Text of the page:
I had never re-bedded a window before, and I didn’t have the slightest idea what the internal anatomy of a window frame looked like. However, I had a friend that had just done this project on his boat and he emailed me detailed instructions. I bought what I was told was needed, and he even stopped by to make sure it was the same type of frame and prodded me to take the inner frame off to get a better idea.


Gap in the Sealant
Gap in the Sealant

Not only did it become more clear how the windows were mounted, and that this should be a doable project for me, but it was very clear there was daylight coming through the forward edge of the caulking and it was an obvious leak source.  It was also obvious that whoever had cut the hole for the window did not have the steadiest of hands. The cuts were undulating and erratic, and at one point the inner frame barely covered the cut.


Slow Process of Prying the Window Loose
Slow Process of Prying the Window Loose

My first job was cutting through the bedding compound from the inside, then going outside and trying to lightly pry the frame from the compound and the boat, millimeters at a time with two flathead screwdrivers. The top and forward edge (leaky side) came loose easily. The aft and bottom took forever. I was starting to sense the frame coming out as I could hear the bedding letting go slowly. I had a vision of a small victory dance on the dock with the window in hand.


CRACK!
CRACK!

Then I heard another sound.  CRACK might be the sound of victory on some circles (lumberjacks, chiropractors, gladiators), but it was not a good sound for me.  Yes, I cracked the glass at the one area that the wood pinched the frame inside. I got the frame out, cleaned it up, cleaned the old compound off the boat, and taped plastic inside and out. It was a weekend, and apparently no glass places were open. The drama was starting, because I was leaving (with the boat) for over a month in 15 days (10 business days), and most glass companies had shorter workdays than I did, so getting the glass there and back would be a challenge. I did research, left messages, called friends, went on rushed lunchtime field trips, only to be told “at least two weeks”.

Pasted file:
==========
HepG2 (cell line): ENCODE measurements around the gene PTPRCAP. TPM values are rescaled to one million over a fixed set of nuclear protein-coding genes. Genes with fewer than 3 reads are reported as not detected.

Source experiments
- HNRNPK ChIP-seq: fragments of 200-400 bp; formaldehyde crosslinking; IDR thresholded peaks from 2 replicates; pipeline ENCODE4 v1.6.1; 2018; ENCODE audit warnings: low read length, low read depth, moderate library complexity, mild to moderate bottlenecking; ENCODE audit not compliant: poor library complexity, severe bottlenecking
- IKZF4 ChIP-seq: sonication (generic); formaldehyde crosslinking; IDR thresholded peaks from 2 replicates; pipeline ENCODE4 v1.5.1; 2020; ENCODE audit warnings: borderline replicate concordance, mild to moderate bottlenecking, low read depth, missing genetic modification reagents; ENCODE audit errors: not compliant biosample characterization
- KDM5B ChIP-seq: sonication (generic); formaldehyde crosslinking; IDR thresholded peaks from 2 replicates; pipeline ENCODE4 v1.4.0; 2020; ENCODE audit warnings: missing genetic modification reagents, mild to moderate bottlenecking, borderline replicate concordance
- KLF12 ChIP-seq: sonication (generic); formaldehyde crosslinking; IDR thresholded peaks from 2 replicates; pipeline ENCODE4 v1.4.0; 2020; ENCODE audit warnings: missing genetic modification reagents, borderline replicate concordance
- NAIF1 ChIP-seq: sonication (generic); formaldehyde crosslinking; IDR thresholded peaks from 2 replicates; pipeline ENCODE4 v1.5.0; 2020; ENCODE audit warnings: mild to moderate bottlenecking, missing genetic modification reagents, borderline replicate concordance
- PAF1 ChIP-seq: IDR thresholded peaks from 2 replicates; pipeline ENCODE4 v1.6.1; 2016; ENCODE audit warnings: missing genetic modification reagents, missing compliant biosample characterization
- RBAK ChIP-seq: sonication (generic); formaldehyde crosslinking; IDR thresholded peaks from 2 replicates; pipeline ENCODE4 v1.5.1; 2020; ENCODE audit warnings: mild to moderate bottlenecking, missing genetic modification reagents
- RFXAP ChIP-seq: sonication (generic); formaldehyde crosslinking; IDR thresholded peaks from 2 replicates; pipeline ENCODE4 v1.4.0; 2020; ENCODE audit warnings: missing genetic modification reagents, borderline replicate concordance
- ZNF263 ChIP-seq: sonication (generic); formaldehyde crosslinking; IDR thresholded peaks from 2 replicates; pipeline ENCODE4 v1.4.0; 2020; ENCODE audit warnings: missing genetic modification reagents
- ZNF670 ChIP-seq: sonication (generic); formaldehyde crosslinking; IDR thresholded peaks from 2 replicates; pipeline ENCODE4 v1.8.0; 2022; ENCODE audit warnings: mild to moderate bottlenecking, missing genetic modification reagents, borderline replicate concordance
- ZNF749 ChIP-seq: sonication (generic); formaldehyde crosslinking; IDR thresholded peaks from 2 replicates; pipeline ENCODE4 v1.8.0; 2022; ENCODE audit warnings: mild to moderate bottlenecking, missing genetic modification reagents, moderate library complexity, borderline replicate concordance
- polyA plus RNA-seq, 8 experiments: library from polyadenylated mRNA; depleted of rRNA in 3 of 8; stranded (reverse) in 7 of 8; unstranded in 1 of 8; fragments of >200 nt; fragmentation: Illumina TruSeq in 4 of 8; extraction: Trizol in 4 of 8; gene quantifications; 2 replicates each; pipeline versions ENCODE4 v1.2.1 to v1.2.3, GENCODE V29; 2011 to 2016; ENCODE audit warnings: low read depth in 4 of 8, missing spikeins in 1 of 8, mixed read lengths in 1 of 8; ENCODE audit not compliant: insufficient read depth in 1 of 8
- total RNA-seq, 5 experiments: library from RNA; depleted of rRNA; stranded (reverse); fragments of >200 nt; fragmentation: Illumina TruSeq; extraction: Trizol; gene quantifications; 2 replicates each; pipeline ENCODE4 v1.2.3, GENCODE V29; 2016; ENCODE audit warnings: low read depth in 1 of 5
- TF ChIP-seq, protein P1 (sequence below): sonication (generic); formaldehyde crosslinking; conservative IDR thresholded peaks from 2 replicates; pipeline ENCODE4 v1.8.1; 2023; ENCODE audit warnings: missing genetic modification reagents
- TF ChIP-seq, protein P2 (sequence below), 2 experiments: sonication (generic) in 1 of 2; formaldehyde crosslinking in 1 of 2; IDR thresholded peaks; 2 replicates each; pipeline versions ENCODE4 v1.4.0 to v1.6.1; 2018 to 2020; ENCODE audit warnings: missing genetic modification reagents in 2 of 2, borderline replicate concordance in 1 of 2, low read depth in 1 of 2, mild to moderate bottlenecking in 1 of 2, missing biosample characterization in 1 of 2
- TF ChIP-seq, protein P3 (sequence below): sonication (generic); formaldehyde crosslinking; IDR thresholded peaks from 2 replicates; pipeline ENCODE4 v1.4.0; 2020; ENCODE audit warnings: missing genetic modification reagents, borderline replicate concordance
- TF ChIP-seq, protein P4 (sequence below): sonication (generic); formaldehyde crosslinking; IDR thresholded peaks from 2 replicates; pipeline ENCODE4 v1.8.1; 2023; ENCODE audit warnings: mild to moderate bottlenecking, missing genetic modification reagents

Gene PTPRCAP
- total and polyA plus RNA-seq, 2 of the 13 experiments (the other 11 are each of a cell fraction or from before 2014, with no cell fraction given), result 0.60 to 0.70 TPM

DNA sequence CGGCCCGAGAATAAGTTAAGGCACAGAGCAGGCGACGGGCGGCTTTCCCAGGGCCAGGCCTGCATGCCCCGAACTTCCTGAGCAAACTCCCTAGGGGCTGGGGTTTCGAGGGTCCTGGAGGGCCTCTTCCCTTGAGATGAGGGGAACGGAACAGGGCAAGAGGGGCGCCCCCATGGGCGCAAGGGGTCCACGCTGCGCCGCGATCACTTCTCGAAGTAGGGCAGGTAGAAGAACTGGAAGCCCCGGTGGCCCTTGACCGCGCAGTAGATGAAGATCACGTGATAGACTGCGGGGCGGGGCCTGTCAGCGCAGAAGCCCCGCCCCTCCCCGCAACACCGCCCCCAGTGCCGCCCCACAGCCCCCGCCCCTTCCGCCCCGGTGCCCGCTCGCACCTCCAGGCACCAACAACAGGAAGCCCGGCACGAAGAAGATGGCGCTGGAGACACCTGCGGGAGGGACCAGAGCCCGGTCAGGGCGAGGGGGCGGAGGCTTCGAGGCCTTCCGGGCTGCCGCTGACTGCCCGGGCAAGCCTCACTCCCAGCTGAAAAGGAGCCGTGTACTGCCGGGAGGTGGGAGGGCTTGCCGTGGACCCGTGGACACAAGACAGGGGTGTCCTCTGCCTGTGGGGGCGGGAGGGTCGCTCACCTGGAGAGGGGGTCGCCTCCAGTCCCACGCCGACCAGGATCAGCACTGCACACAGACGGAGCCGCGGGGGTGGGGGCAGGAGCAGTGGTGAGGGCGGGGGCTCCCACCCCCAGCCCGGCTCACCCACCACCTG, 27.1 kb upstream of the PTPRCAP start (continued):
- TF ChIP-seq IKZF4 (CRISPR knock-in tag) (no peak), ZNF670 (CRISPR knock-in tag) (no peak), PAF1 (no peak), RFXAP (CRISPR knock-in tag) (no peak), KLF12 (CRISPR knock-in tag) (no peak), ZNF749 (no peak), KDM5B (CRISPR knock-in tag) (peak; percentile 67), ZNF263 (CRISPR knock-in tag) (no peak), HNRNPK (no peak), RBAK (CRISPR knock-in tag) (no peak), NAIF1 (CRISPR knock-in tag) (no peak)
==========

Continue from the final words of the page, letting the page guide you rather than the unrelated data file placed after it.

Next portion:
I was starting to panic, but with some footwork help from my friend John, a place was found that could do the job based on the photos I texted him of the glass and the frame. It happened to be one of the places I called Saturday, but hadn’t yet returned my call. They gave an estimate based on the photos and size, and quoted a twenty four hour turn around. I drove the frame there on Wednesday (my day off), but wasn’t sure how I was going to get it back again in time since they were closed on weekends.  John agreed to take possession on Thursday, and the plan was to install Saturday. Then we got the forecast.
Summer Storm
Summer Storm


The storm was coming early Saturday, and it looked ugly. Rain and 25-35 knots of wind. It was great news for our wildfires, but bad news for a boat with a big old hole. I didn’t think the plastic on the inside and the shower curtain taped on the outside were going to make the grade. I was worried. John came through again and he and Lisa brought the new window around the time I finished work.

The job went faster with three pairs of hands. I grinded a bit off the areas that pinched and re-cleaned the surface. The window was dry fitted and the inside from secured lightly while the outside surface was taped off. The window came back out and the portion of the frame that fits against the hull was given a healthy bead of 3M 4000 UV. As John fitted the frame back in, I started re-attaching the screws on the inside frame loosely until they were all in, then tightening them all a little at a time like putting a tire back on. Finally after the screws were all tight, we got to work scraping off the excess sealant and cleaning any mess with denatured alcohol. Once that was finished, the tape came off, and the job was done.